In this year's budget speech, Enoch Godongwana, the Minister of Finance announced a 5.5% increase in cigarette taxes. If you’re a seasoned smoker, you probably weren’t shocked by the announcement. Government increases the excise tax on cigarettes every year, and has, in fact, done so since the dawn of our country’s democracy.
Though we usually get upset when we hear news that taxes are increasing, the average smoker doesn’t know how much tax they pay per box of cigarettes. All people really care about is the price they see on the shelf aka the retail price. In the case of cigarettes, this price has been increasing dramatically over the last 30 years.
The retail price of a box of cigarettes is made up of three components: the net-of-tax price (the price set by the tobacco industry);VAT and the excise tax. The graph below shows the breakdown of cigarette prices in South Africa between 1961 and 2018. Since 1994, National Treasury has followed a clear and transparent principle in setting the excise tax level. It sets the excise tax in such a way that the total tax burden (i.e., the combination of excise tax and VAT) of the most popular-priced cigarette is 50%. This percentage was increased to 52% in 2002. What this means is that if the tobacco industry increases the retail price of cigarettes, National Treasury would then increase the excise tax in the next budget cycle to keep to the targeted tax burden percentage of 52%.
Between 1994 and 2010 the inflation-adjusted retail price of cigarettes nearly tripled. What’s interesting is that what drove this overall retail price increase was increases in the net-of-tax price by the tobacco industry. Between 1994 and 2010, the excise tax was increased at a rate above the inflation rate because the tobacco industry increased the retail price at an above-inflation rate.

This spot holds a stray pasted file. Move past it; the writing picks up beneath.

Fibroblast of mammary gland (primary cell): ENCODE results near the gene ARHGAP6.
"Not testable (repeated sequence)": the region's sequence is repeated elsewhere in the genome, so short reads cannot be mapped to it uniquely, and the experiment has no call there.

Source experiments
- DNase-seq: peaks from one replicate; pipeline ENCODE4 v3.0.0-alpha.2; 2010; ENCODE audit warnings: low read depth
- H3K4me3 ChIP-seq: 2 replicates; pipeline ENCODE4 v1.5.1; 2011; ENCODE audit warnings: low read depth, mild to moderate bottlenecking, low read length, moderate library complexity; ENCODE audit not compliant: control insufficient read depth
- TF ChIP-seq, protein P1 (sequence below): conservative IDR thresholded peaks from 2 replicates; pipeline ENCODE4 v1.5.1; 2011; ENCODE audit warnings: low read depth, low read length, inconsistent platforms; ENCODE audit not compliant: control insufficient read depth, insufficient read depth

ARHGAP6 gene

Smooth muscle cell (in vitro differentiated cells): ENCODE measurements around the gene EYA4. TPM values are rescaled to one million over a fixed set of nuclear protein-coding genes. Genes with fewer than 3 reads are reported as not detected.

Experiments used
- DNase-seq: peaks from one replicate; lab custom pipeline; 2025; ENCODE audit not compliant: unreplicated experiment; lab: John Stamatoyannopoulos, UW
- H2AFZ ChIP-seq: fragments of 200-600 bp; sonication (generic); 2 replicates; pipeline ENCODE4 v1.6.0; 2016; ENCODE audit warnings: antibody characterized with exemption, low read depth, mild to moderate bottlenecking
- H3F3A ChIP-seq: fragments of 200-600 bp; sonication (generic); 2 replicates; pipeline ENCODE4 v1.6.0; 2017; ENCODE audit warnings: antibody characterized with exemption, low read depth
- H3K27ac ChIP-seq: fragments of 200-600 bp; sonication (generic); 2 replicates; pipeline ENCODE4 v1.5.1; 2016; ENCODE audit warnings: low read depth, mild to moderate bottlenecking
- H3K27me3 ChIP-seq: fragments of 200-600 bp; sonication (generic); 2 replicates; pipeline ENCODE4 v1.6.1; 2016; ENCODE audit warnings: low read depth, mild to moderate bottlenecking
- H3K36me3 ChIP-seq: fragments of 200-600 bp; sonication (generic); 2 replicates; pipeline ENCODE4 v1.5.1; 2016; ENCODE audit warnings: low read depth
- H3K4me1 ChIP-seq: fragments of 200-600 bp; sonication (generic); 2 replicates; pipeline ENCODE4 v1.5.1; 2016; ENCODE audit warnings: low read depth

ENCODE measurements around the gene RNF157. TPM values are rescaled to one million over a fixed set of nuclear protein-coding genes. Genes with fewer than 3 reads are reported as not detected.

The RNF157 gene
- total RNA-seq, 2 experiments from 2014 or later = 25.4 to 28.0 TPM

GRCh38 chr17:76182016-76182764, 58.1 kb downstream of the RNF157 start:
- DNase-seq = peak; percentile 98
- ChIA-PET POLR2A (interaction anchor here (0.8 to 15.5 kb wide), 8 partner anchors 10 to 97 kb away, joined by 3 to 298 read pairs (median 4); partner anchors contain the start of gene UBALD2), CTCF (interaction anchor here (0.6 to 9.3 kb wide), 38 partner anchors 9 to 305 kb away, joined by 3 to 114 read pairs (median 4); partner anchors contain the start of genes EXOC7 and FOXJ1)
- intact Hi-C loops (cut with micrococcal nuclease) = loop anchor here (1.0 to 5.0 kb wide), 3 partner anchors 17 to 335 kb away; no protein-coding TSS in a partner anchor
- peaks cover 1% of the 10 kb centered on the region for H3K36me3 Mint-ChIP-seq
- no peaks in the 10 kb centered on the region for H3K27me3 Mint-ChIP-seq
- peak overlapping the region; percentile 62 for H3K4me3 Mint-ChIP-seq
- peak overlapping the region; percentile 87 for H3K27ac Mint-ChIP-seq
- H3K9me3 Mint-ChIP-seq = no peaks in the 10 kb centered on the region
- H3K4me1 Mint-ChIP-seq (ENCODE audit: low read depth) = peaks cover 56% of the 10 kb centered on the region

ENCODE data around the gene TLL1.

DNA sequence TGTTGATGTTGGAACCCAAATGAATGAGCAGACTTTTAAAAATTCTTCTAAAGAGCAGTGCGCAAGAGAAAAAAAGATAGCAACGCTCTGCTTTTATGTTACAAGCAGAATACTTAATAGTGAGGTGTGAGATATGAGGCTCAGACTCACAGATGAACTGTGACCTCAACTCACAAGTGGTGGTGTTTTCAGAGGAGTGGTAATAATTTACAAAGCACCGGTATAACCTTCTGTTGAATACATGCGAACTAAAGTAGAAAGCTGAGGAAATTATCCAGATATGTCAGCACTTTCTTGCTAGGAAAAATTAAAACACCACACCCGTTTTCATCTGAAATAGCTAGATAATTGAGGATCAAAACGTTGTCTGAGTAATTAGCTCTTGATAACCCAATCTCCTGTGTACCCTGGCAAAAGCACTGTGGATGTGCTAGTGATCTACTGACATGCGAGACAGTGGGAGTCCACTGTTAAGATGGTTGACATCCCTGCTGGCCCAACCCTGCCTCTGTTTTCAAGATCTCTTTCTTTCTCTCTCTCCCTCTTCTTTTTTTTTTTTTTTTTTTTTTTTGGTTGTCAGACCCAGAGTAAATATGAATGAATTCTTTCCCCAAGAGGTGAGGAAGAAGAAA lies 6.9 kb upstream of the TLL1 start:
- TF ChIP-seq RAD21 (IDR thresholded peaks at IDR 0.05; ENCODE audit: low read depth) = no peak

In 2010, the competitive environment of the South African cigarette market changed dramatically. New entrants came into the local cigarette market. These new entrants were primarily competing in the low-price segment, selling at prices substantially lower than the brands sold by the once-dominant major cigarette manufacturer in the country. While the manufacturer that dominated the market between 1994 and 2010 had been able to exploit its near-monopoly power to increase cigarette prices and therefore profits, this was no longer possible after 2010. As a result of the changed competitive environment, cigarette prices across the price spectrum increased subtly, but below the rate of inflation, since 2010. Had the Treasury followed the same tax formula it had followed before 2010 during the post-2010 period, the tax increases would have lagged behind the inflation rate.
To prevent this outcome, Treasury added a new dimension to its rule for setting the excise tax: if the increase in the retail price from one year to the next is such that the increase in the excise tax is less than the inflation rate, the excise tax will increase by the inflation rate. What this means for smokers is that you can expect cigarette prices to increase by at least the inflation rate each year.
The moral of the story: cigarette prices are going to keep going up in South Africa. In fact, the South African government has made an international commitment to ensuring that this is the case. In 2005, the South African government endorsed the Framework Convention on Tobacco Control (FCTC). The FCTC is an international treaty that requires countries to implement certain measures to control the supply and demand of tobacco products. One of the key measures that countries are required to implement is increases in excise taxes such that the price of tobacco products become less affordable over time.
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Economist, byegwaai co-founder